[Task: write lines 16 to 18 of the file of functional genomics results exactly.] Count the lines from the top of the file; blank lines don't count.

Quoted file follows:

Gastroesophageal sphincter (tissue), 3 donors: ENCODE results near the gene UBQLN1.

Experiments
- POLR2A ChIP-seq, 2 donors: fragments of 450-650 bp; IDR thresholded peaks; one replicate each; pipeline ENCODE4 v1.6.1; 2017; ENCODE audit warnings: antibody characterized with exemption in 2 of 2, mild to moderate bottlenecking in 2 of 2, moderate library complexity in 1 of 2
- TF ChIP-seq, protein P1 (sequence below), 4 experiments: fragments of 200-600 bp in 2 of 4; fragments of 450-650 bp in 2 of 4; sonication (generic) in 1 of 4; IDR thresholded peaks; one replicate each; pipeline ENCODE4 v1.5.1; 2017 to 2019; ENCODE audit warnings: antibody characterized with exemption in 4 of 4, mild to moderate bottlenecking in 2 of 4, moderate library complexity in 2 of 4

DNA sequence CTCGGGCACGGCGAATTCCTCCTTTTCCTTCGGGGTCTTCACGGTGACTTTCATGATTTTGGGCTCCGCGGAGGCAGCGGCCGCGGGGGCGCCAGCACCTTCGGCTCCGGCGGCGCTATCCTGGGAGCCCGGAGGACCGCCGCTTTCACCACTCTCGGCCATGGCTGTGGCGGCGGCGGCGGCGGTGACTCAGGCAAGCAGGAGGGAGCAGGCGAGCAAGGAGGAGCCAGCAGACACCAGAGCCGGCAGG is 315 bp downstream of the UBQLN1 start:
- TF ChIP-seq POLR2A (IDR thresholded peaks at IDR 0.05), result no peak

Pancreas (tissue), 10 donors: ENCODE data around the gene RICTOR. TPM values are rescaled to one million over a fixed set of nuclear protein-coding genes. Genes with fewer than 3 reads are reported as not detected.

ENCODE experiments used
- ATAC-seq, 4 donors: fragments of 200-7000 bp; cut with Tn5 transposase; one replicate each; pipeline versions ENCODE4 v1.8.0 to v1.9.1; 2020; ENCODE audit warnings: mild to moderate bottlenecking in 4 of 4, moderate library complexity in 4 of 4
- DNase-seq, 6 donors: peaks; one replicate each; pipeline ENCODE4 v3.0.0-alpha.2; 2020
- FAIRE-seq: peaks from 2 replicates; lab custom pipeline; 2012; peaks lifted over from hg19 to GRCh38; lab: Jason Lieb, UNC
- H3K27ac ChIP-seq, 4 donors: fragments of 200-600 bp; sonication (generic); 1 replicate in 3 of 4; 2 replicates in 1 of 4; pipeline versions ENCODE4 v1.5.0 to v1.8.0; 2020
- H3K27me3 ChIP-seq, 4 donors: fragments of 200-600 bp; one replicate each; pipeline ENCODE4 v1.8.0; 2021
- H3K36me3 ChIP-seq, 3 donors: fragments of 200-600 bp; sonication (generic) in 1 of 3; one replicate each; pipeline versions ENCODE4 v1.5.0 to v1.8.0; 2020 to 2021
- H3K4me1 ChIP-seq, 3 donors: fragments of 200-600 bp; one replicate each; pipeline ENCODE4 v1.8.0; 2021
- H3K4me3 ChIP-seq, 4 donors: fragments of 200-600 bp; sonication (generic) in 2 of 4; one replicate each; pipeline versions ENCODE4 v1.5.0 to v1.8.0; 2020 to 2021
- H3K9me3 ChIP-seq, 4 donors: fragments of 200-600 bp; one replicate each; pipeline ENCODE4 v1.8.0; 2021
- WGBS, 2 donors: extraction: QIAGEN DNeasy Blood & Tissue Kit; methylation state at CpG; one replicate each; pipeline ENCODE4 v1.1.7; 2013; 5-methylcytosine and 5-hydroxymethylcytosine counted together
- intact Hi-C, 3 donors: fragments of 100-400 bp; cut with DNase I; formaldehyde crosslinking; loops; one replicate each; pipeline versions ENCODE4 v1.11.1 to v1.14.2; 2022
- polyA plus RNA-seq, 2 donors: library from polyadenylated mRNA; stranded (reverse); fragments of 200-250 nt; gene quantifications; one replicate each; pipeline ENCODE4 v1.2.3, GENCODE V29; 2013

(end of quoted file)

- H3K4me3 ChIP-seq, 4 donors: fragments of 200-600 bp; sonication (generic) in 2 of 4; one replicate each; pipeline versions ENCODE4 v1.5.0 to v1.8.0; 2020 to 2021
- H3K9me3 ChIP-seq, 4 donors: fragments of 200-600 bp; one replicate each; pipeline ENCODE4 v1.8.0; 2021
- WGBS, 2 donors: extraction: QIAGEN DNeasy Blood & Tissue Kit; methylation state at CpG; one replicate each; pipeline ENCODE4 v1.1.7; 2013; 5-methylcytosine and 5-hydroxymethylcytosine counted together